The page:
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Comment #4 posted by MikeEEEEE on June 29, 2000 at 17:17:42 PT
We should really get rid of these TWAT teams, ops, I mean SWAT teams. Police are supposed to be civil servants, not the army.
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Comment #3 posted by Kanabys on June 29, 2000 at 16:39:43 PT
Don't got much more to say, but....
THIS SH*T IS SICKENING!!!!!!! I hope there is still some places on the planet where people are REALLY free, not just claimed to be. 
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Comment #2 posted by CD1 on June 29, 2000 at 15:11:43 PT
I wonder if their training included throwing flash grenades next to a crib where a 6 month old baby was sleeping (resulting in 60%), holding a gun to the head of a 7 year old boy who was lying on his bed, or strip searching a 62 year old grandmother. All this happened in an incident I read about in Kansas. The father of the two children did was growing a few plants, and was informed on. There were NO WEAPONS in the house. I hear about cases like this every day. DEA officials love to spout about how dangerous and well armed "druggies" are, when if you look at actual police reports, the reverse is usually true. I especially love DEA Special Agent Hoods quote of "...Police do what they have to for a reason." Yeah, and the reason is pure unadluterated GREED. And of DEA Special Agent Hunter's comment that in real police work, a raid is much safer, I ask "For whom?" Certainly not for the poor fellow whose life is now ruined, all because he wanted to relax in the privacy of his own home, and smoke a little herb. Kind of makes you proud to be an American, right?
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Comment #1 posted by greenfox on June 29, 2000 at 12:09:21 PT:
The War on Drugs; The rise of the Third Reich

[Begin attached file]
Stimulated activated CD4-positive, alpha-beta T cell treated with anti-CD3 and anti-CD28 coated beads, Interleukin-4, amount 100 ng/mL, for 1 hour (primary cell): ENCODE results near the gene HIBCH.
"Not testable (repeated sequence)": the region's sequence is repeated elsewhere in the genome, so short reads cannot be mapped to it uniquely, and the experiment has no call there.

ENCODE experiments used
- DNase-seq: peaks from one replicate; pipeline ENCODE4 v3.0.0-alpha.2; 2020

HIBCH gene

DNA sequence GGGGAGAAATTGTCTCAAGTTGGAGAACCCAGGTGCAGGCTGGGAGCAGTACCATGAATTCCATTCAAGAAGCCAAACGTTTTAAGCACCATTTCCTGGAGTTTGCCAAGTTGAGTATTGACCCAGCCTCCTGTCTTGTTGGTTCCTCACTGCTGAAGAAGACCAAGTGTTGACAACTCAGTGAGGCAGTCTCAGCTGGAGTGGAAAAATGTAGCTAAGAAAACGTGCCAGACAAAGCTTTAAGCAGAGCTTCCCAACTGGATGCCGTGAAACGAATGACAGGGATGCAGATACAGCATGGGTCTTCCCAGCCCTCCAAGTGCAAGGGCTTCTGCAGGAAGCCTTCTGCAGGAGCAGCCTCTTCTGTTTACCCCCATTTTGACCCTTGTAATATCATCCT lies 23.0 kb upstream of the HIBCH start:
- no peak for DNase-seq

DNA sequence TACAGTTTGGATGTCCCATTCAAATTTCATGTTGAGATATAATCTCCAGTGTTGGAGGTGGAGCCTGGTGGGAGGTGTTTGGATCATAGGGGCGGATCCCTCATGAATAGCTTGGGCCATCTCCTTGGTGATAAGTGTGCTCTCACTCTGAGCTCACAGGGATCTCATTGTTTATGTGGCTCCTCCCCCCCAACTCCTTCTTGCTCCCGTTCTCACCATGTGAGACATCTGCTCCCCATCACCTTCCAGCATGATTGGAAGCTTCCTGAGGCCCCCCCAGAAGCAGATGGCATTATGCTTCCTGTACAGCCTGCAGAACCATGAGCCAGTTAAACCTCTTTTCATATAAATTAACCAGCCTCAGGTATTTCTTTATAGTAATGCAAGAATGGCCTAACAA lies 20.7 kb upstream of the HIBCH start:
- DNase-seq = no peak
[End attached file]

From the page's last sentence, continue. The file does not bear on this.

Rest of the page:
The simple approach to drug prohibition is this: send all the "druggies" away and let them rot in their cells. The same power-moms who bear bumper stickers declaring "it's a child, not a choice" are the same HyPo~CrIt~IcAl bunch who scream justice has been done when a felon trafficker is sent to the chair. Happy juices flow from his eyes as his pupils slowly melt; meanistwhile the power-moms cheer; hurrah, another victory. Yet the failure to realize that ALL "drug use" was legal a mere century ago. What then? Even in the worst case scenerio, a chinese opium addict was the scoff of the town. These social extremes are enough to scare people away from abuse; but why should use be a moral issue CONTROLLED by the government? It shouldn't. Just as religion shouldn't, nor should education. However, this isn't happy land....History is written by Uncle Sam. The children are taught AMystery, (that is, american history but it's a mystery that it can be called such, and a straight face remain,) and learn what the government wants them to. "Just Say No!" they scream louder, hoping to deter the young individuals from a life of evil drug abuse. However, the moment they light that joint, they have crossed social boundries; they no longer are on the "innocent children" side- they become the antagonists. How is it explained, when a child falls prey? "Victim- Child-like victim". When a "grownup" suffers the same fate? "Evil drug user, not even human."Amerika, land of the free?Well guess what, folks: Free does not include evenings, weekdays, weekends, or hollidays.  Don't like the contract? Tough sh*t. Because, guess what- you, as an american, are too lazy and apathetic to fight it. Oh, you say you're an activist? Maybe you're informed. But are you out there, with 500 plant hydro-setups in your basement, on the front line, FIGHTING those bastards activly, instead of passivly? :) Ah.... ah.... oh well. Ramble from the rambler. Happy in turn, Sly in kind,greenfox